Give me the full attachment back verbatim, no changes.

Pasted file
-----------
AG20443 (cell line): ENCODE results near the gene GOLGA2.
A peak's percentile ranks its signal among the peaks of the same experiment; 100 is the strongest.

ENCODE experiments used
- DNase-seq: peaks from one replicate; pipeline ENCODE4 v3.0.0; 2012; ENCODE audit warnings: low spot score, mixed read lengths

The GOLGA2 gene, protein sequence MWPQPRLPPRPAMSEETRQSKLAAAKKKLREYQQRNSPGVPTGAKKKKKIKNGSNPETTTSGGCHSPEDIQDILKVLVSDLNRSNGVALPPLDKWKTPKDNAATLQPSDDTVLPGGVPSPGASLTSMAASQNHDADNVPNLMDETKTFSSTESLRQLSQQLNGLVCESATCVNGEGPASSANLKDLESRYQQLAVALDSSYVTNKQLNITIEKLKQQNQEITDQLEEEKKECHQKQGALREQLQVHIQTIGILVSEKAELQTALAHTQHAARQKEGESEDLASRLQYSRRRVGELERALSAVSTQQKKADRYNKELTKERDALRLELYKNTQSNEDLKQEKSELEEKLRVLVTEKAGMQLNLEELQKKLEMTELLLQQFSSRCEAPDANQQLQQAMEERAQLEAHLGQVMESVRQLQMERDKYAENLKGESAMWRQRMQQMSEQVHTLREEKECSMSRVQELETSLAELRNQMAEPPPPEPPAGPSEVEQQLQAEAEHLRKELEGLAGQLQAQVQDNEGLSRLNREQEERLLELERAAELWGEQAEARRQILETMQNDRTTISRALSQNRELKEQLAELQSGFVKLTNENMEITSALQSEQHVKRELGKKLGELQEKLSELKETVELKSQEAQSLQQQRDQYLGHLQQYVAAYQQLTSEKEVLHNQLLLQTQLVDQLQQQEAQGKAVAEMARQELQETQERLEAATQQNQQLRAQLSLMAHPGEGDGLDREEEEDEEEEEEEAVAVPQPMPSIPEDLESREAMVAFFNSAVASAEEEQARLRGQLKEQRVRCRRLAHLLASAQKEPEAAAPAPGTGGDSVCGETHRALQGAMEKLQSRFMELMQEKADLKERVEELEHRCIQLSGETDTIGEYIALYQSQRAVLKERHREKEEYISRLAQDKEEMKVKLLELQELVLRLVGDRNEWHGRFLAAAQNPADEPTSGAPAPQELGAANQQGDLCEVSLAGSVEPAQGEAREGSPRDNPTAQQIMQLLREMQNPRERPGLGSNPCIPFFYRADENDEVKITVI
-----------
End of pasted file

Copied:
AG20443 (cell line): ENCODE results near the gene GOLGA2.
A peak's percentile ranks its signal among the peaks of the same experiment; 100 is the strongest.

ENCODE experiments used
- DNase-seq: peaks from one replicate; pipeline ENCODE4 v3.0.0; 2012; ENCODE audit warnings: low spot score, mixed read lengths

The GOLGA2 gene, protein sequence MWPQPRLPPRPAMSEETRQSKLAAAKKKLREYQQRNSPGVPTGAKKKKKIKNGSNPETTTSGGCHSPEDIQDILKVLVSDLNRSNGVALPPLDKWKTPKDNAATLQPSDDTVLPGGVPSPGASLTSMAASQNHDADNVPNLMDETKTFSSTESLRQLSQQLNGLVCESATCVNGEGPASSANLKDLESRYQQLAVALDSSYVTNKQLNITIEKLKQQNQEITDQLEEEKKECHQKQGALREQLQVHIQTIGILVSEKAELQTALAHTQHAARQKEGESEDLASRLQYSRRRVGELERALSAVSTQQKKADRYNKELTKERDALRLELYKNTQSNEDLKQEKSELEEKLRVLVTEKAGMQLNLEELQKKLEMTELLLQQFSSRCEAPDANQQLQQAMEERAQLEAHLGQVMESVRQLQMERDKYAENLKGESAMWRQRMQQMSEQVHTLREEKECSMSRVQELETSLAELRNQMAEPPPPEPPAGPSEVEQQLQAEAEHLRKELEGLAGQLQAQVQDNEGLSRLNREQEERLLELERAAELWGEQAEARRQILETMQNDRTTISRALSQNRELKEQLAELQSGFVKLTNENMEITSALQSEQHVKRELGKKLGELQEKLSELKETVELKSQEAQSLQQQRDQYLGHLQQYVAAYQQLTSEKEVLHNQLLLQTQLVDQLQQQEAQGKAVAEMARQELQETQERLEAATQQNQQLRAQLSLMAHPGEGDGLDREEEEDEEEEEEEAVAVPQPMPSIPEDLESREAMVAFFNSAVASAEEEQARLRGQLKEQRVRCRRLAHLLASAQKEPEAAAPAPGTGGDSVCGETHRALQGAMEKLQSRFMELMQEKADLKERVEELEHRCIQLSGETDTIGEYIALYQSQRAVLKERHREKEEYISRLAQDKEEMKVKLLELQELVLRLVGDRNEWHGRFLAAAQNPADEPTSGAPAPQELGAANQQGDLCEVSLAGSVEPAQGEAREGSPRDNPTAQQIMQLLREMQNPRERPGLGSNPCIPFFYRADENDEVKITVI